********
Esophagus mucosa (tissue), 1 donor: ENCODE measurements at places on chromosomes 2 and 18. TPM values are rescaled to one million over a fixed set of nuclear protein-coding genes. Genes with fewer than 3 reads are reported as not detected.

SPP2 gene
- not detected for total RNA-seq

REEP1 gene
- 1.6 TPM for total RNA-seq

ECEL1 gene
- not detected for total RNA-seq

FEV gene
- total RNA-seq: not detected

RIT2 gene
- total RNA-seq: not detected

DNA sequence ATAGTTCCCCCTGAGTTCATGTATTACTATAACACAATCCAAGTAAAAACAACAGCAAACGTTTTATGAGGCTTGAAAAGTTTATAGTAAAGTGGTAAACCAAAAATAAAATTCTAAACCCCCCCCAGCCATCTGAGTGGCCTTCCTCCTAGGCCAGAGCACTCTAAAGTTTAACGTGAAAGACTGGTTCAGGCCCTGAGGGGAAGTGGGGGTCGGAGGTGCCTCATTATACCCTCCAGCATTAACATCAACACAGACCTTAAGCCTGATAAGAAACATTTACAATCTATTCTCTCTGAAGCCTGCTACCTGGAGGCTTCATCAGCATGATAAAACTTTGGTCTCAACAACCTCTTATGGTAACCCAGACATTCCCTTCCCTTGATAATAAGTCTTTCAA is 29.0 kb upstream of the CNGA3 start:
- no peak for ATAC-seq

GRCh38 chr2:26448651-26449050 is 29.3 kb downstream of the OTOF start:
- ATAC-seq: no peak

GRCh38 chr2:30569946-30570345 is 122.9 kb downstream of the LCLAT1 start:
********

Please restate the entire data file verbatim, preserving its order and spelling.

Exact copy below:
Esophagus mucosa (tissue), 1 donor: ENCODE measurements at places on chromosomes 2 and 18. TPM values are rescaled to one million over a fixed set of nuclear protein-coding genes. Genes with fewer than 3 reads are reported as not detected.

SPP2 gene
- not detected for total RNA-seq

REEP1 gene
- 1.6 TPM for total RNA-seq

ECEL1 gene
- not detected for total RNA-seq

FEV gene
- total RNA-seq: not detected

RIT2 gene
- total RNA-seq: not detected

DNA sequence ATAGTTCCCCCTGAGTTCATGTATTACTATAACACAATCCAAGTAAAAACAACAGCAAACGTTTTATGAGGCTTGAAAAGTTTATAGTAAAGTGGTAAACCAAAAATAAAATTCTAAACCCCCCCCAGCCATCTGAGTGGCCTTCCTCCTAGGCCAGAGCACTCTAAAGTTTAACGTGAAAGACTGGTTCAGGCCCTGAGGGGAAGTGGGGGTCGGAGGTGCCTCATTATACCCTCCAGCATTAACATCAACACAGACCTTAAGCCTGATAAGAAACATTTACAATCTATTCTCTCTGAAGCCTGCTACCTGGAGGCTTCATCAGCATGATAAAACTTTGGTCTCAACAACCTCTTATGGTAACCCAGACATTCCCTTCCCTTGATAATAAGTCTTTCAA is 29.0 kb upstream of the CNGA3 start:
- no peak for ATAC-seq

GRCh38 chr2:26448651-26449050 is 29.3 kb downstream of the OTOF start:
- ATAC-seq: no peak

GRCh38 chr2:30569946-30570345 is 122.9 kb downstream of the LCLAT1 start: